Cameco's new chief executive has publicly stated that the current slump in uranium prices resulting from Japan’s nuclear disaster is a chance for the company to take another look at acquisitions that may have been too expensive just a few months ago. Tim Gitzel, now chief executive of Cameco, said Cameco will continue to look for “acquisitions or projects” that would make a good strategic fit.
The major stages in the production of nuclear fuel are uranium exploration, mining and milling, refining and conversion, enrichment and fuel fabrication. When uranium deposits are discovered, ore is extracted and processed at a mill to produce uranium concentrates. Cameco operates uranium mines and enrichment/fabrication plants that sell uranium concentrates to utility companies that generate nuclear electricity.
|Revenue (millions $Cdn) from uranium||1,551.3||1,512|
|Uranium sales volume (million lbs)||33.9||34.1|
|Uranium production volume (million lbs)||20.8||17.3|
|Average Realized Price from Uranium ($Cdn/lb)||45.12||43.91|
|Average Realized Price from Fuel Services ($Cdn/kgU)||17.84||15.85|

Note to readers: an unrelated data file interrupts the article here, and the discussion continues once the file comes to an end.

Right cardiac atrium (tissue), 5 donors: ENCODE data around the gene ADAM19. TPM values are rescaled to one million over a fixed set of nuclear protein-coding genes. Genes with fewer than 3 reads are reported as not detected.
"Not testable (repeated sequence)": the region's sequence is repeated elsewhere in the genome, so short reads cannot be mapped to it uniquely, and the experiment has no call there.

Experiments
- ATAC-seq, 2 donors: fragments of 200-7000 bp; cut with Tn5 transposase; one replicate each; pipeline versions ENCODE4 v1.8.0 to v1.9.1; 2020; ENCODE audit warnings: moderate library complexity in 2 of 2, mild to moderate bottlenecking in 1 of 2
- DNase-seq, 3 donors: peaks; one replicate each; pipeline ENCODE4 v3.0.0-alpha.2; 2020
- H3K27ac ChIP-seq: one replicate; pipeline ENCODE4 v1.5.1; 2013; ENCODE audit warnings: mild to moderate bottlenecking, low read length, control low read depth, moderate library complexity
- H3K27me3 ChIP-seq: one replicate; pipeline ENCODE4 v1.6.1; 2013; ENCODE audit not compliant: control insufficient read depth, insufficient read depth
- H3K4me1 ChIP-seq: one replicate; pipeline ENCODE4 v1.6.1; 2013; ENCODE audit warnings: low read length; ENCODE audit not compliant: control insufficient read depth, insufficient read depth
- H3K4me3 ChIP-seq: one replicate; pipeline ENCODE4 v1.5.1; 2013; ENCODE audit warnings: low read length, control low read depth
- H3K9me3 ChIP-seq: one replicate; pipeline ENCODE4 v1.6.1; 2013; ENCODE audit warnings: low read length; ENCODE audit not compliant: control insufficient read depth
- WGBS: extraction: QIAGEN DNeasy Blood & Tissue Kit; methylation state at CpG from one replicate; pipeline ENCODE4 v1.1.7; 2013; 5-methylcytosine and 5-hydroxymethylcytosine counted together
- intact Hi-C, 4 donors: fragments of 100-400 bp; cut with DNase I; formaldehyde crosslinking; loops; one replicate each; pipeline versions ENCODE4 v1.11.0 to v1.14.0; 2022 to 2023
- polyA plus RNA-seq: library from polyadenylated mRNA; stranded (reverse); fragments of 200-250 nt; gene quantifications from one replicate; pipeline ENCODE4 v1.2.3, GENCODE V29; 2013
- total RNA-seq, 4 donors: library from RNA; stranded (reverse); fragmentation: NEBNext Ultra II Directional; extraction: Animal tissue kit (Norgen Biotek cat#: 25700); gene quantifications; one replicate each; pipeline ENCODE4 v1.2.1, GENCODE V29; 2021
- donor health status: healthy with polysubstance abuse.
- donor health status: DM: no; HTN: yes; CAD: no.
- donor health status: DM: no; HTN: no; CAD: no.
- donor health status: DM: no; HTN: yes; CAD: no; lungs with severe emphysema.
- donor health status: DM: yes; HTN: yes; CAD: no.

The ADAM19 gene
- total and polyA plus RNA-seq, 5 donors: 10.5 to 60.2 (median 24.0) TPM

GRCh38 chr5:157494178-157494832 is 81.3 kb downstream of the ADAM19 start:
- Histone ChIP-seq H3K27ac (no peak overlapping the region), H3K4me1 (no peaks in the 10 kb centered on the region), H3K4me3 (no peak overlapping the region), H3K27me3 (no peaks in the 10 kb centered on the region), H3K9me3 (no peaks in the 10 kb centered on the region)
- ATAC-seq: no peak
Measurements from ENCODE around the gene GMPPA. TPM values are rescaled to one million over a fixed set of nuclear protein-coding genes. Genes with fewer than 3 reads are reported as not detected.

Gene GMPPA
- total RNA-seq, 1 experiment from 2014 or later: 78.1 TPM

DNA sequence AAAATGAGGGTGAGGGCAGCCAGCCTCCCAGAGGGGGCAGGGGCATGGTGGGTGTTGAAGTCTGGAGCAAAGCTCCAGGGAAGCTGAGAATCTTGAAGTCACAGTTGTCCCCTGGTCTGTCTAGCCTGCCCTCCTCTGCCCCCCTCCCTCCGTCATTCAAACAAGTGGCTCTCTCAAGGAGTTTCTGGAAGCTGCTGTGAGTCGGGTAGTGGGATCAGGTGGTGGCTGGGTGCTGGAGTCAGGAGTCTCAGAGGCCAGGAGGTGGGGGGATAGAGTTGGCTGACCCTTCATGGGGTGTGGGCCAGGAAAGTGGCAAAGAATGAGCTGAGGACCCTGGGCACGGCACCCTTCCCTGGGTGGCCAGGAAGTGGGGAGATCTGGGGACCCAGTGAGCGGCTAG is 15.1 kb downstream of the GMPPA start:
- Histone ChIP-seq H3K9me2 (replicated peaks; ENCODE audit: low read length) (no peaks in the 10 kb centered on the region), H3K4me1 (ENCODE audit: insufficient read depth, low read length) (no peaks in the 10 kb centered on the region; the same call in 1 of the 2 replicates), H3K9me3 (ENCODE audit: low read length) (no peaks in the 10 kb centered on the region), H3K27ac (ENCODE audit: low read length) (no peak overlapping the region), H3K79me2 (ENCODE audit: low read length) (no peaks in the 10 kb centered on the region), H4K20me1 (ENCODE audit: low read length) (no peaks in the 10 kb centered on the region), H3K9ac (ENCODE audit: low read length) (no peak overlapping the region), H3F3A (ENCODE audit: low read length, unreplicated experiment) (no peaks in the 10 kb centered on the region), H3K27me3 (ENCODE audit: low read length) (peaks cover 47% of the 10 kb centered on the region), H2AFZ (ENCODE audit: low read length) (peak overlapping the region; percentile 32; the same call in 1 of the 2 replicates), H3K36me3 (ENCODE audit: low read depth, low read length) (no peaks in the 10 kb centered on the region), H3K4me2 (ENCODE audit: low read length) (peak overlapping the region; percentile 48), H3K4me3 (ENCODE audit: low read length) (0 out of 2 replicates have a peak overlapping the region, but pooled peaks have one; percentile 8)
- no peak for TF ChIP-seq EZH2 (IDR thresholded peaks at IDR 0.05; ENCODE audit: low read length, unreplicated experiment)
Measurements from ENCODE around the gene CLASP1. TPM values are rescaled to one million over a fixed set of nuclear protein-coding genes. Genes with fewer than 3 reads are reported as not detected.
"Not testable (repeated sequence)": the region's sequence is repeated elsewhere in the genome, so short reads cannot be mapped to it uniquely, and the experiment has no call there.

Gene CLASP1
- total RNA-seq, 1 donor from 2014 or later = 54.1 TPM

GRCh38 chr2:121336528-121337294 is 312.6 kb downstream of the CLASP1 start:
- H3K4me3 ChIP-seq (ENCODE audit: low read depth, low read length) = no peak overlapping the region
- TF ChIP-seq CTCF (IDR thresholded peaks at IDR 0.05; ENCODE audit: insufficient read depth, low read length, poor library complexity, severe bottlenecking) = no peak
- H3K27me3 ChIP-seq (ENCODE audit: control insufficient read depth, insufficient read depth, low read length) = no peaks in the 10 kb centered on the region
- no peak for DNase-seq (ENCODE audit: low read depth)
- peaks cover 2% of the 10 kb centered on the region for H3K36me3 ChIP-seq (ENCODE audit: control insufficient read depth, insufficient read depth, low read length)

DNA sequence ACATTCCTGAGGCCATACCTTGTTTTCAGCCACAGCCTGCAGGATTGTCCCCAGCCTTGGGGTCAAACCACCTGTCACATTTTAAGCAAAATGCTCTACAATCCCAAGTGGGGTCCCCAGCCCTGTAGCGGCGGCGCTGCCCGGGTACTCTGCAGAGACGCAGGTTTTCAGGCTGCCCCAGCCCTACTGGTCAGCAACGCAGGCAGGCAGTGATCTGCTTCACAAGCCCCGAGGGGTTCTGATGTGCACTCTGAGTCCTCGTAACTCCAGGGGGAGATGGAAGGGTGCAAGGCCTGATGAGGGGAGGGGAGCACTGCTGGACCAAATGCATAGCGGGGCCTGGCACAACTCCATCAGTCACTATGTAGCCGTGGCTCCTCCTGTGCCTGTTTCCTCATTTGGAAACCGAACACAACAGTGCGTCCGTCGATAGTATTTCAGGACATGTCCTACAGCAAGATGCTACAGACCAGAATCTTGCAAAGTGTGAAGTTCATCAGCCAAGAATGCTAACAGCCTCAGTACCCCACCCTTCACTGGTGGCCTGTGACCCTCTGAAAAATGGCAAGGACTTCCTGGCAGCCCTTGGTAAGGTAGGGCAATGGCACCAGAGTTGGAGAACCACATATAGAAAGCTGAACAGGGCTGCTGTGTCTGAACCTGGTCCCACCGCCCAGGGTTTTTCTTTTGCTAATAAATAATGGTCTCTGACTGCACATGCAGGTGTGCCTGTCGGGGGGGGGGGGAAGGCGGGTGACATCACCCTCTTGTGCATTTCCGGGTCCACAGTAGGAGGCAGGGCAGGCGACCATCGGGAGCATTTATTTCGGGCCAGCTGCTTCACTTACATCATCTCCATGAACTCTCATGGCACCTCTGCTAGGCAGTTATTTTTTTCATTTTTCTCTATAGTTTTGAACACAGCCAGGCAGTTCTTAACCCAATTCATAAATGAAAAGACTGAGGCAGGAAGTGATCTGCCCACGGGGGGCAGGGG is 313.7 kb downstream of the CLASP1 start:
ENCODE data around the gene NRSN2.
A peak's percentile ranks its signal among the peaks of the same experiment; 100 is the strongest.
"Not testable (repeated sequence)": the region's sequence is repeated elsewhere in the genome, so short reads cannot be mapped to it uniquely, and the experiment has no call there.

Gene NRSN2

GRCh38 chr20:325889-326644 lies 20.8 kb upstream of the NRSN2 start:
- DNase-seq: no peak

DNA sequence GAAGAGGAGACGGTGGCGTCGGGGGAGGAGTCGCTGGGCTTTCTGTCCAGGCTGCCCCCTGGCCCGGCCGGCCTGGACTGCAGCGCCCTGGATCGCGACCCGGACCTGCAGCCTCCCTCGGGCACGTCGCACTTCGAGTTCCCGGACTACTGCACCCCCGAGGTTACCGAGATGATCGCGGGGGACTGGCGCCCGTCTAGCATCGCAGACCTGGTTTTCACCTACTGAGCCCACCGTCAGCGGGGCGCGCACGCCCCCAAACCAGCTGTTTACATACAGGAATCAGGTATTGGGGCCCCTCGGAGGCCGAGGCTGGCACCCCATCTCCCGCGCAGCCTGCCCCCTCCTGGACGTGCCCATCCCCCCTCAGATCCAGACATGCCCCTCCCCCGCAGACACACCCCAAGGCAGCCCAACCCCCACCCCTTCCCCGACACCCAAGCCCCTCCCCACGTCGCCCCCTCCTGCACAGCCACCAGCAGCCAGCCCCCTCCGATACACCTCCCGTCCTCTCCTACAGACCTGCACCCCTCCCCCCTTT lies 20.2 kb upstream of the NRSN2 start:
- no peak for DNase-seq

|Average Realized Price from Electricity ($Cdn/MWh)||64||57|
Cameco is one of the world’s largest uranium producers, accounting for approximately 20% of the world’s production with about 500 million pounds of proven and probable mineral reserves of uranium. Cameco operates four uranium mines located in Canada and the United States and has two mines under development in Canada and Kazakhstan.
Cameco has a 31.6% interest in Bruce Power (BPLP), which operates four Bruce B nuclear reactors in Ontario, Canada. Cameco provides 100% of the uranium concentrates for BPLP. Cameco also supplies BPLP and Bruce Power A Limited Partnership (BALP) with all of their fuel conversion and fabrication services. BPLP’s four B reactors have a combined net generation capacity of about 3,260 megawatts (MW), supplying about 15% of Ontario’s electricity.